As indicated above, numerous studies investigate the outcomes of specific health literacy levels. Still, there is a lack of scientific health literacy studies, which evaluate the group of people with intellectual disabilities [10
]. It is estimated that there are approximately 978 million people worldwide with disabilities. Approximately 1–3% of the global population have an intellectual disability—as many as 200 million people. Due to the lack of definitions and the lack of measuring instruments, the number of people with intellectual disabilities can only be estimated very roughly [11
People with intellectual disabilities are people with an innate low IQ (below 70) who have an increased need for support due to this reduction in intelligence. They do not suffer from a psychological illness or a physical disability. A health literacy concept for people with intellectual disabilities in addition to one of these diseases would have to be discussed differently.
The group of people with intellectual disabilities is at an increased risk of chronic diseases, cardiovascular diseases, and obesity [12
]. Additionally, the life expectancy of people with intellectual disabilities increased in the last decades, and hence, an increased presence for age-related diseases in this group can be verified [12
]. There is also evidence that people with intellectual disabilities tend to experience specific health problems like incontinence, difficulty swallowing, sensory loss, and adaptability losses [13
], as well as oral motor problems and dental problems, fractures, fatigue, arthritis, musculoskeletal deformities, decreased walking ability, progressive cervical degeneration, and a higher risk of developing osteoporosis [14
]. Due to the high risk for diseases and chronical illness described above, people with intellectual disabilities have a particularly high need for support and care [12
]. Evidence from curative education and nursing research shows that people with intellectual disabilities have major problems in the field of language [16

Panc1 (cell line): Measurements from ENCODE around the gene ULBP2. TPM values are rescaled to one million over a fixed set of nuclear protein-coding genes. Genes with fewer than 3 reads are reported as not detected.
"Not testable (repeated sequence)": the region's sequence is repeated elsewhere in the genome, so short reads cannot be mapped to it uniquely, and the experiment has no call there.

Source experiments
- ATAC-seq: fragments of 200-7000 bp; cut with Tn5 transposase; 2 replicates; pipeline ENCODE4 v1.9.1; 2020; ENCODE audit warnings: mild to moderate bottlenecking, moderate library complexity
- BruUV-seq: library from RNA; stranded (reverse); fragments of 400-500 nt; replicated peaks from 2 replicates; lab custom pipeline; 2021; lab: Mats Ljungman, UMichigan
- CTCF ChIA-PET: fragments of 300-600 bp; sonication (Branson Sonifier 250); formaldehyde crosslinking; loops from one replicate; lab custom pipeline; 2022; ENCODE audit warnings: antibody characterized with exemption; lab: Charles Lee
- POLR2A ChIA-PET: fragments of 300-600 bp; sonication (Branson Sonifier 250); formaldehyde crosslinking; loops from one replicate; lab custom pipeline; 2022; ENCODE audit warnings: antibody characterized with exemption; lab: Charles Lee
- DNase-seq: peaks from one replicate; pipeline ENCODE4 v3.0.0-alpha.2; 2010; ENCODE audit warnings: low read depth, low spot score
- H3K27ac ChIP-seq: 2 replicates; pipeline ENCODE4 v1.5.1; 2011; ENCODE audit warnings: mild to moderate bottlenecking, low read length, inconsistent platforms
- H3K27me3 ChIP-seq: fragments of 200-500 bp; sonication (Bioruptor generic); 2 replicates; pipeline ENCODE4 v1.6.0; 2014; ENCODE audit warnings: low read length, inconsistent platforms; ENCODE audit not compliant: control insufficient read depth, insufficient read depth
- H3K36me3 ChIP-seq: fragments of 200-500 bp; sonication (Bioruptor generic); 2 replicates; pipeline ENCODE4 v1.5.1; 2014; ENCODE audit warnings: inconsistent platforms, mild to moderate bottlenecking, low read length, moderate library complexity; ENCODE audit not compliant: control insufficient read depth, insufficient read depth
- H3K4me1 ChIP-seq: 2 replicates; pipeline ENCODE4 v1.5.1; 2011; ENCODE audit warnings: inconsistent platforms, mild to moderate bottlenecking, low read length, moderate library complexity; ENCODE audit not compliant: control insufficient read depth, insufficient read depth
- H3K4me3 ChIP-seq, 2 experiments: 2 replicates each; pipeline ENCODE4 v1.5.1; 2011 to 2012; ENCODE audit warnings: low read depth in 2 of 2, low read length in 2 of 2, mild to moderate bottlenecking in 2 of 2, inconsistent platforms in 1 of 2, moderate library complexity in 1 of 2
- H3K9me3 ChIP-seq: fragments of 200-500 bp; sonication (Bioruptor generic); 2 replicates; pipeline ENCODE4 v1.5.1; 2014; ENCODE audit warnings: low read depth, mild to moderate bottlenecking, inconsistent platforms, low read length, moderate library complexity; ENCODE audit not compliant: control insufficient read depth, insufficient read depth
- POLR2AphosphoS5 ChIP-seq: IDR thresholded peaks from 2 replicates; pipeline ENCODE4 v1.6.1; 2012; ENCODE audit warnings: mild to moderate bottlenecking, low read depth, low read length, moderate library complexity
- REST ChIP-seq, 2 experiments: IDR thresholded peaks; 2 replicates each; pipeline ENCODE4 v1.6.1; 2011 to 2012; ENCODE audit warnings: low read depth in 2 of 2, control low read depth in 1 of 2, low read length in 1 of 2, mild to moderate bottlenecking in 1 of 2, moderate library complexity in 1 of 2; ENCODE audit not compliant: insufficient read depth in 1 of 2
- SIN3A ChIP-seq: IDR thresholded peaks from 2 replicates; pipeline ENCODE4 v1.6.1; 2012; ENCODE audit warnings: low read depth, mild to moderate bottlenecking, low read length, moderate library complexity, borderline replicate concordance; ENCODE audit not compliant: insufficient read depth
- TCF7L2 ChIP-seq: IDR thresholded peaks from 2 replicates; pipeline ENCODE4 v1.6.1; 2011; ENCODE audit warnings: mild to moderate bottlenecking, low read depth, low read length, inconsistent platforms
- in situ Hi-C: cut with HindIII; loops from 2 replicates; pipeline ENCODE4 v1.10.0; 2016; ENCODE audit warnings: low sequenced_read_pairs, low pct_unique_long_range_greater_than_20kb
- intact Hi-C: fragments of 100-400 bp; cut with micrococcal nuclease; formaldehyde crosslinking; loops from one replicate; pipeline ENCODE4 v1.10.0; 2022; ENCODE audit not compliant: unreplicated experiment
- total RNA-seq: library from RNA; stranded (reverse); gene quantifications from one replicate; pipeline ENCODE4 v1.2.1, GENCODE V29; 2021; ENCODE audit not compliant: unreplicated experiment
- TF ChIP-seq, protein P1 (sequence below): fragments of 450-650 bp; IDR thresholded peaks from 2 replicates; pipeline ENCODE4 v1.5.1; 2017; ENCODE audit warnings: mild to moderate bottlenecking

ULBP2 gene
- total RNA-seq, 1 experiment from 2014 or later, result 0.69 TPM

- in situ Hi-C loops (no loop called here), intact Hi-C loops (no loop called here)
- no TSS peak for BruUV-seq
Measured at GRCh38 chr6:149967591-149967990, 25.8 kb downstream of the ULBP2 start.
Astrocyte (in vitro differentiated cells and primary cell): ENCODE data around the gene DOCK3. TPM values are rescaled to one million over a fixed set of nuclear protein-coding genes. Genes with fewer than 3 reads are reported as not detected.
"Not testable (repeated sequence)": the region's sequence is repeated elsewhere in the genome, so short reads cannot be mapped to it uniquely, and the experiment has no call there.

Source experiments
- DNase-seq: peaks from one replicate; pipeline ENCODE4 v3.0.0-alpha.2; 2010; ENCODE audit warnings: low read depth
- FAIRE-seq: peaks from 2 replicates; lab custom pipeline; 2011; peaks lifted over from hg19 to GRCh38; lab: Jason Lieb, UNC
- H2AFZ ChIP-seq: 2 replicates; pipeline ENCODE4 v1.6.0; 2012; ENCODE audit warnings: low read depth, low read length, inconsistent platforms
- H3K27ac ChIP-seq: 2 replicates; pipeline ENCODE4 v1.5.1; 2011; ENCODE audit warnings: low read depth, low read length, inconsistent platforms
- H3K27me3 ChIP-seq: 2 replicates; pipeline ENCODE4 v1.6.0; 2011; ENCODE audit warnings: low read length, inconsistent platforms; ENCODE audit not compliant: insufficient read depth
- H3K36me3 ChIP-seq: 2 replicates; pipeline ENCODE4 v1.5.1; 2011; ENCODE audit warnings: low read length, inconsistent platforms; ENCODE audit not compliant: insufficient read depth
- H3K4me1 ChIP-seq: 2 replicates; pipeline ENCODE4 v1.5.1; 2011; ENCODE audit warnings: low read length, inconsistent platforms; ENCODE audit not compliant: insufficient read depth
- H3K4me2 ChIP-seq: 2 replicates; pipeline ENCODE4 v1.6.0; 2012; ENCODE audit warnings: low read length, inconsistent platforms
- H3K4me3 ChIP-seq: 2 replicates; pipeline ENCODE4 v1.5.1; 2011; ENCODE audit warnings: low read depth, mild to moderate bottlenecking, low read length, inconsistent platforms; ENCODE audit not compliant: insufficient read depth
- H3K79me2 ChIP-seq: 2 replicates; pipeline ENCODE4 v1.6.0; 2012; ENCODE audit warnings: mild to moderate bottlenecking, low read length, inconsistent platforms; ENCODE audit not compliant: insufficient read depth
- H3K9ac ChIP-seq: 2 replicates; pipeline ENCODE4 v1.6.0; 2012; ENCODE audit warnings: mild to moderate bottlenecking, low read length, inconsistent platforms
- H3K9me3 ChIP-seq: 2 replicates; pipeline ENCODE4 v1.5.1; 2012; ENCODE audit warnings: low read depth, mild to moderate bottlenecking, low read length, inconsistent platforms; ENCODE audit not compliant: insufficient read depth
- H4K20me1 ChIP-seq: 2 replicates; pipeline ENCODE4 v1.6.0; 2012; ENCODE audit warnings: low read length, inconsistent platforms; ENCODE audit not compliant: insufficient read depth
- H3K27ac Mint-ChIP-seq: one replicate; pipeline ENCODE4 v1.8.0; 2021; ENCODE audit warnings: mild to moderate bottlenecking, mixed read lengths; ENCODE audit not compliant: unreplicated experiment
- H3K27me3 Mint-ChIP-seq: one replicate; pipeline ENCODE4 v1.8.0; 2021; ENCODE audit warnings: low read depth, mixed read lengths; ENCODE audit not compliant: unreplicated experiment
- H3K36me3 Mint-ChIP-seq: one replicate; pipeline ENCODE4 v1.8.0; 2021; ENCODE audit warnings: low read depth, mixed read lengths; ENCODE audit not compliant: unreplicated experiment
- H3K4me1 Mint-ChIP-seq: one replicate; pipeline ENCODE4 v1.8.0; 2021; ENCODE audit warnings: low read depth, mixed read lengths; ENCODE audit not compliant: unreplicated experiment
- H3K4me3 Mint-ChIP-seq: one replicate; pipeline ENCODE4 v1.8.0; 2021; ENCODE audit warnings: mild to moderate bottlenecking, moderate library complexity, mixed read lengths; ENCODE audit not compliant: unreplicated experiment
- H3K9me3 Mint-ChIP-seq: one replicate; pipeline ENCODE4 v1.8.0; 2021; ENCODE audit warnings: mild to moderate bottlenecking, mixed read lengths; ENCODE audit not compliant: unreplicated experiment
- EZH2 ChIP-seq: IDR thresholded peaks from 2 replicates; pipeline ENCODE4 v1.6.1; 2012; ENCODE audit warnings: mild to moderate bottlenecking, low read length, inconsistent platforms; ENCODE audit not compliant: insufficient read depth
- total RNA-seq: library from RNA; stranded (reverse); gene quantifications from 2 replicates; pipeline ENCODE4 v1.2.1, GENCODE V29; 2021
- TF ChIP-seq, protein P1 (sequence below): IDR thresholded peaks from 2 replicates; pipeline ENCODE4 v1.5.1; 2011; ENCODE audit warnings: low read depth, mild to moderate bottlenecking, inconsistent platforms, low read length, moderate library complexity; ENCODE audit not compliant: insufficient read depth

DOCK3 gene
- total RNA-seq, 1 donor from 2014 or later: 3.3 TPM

]. Particularly, a reduced understanding of speech and a reduced ability to communicate are stated. A reduced ability to communicate is characterized by short and incomplete sentences and altered semantics [17
]. It has long been known that this has an impact on the access to information and leads to a lack of health-related knowledge [19
]. These issues cause problematic access to understandable health-related information and cause difficulties with regard to self-directed decision-making in health promotion and disease prevention in people with intellectual disabilities [20
]. For these reasons, high sensitivity of caregivers is required. So far, caregivers play a major role in health-related decision-making [22
]. However, nurses or caregivers are usually not trained to provide understandable health-related information in a corresponding manner. These aspects indicate that people with intellectual disabilities are a vulnerable group in terms of health, health literacy, health care, and everyday life support. Therefore, it is urgently necessary to include these people in the discussion about health literacy.
The concept of health literacy influences various levels. At a political level, the United Nations Convention for the Rights of People with Disabilities [23
] (UN-CRPD) demands empowerment in the health sector based on informed self-determination. As already described, we assume that empowerment is related to health literacy and consider whether it can be strengthened by targeting health literacy in this group (at in the individual and also within professionals, among others health service providers, and care givers). Moreover, health literacy is also formulated as a political goal in national action planning [1
]. At the individual level, strengthened health literacy could lead to more informed choices and could have a lasting impact on compliance and health care provision for people with intellectual disabilities [24
]. At the social level, the strengthening of health literacy and empowerment could address the inequalities of people with intellectual disabilities [25
] (It has to be discussed to what extent a specific health literacy concept for people with intellectual disabilities actually leads to health equality, or on the contrary, leads to increased health differences due to a lack of comparability. This should be an urgent part of future research.). These represent manifold arguments why health literacy is highly relevant for people with intellectual disabilities and why strengthening it is crucial for targeting health inequalities in this vulnerable group. Nevertheless, due to the particularities of people with intellectual disabilities described above, we question whether the application of common health literacy understanding to people with intellectual disabilities without further consideration or testing is feasible. Moreover, there is a lack of scientific evidence for a target group-specific conception of health literacy within this group. Afterwards, further scientific studies could be carried out to investigate expected health literacy outcomes such as decision-making or the effects on health equality. Therefore, scientific knowledge must be generated that takes into account people with intellectual disabilities in their particularities.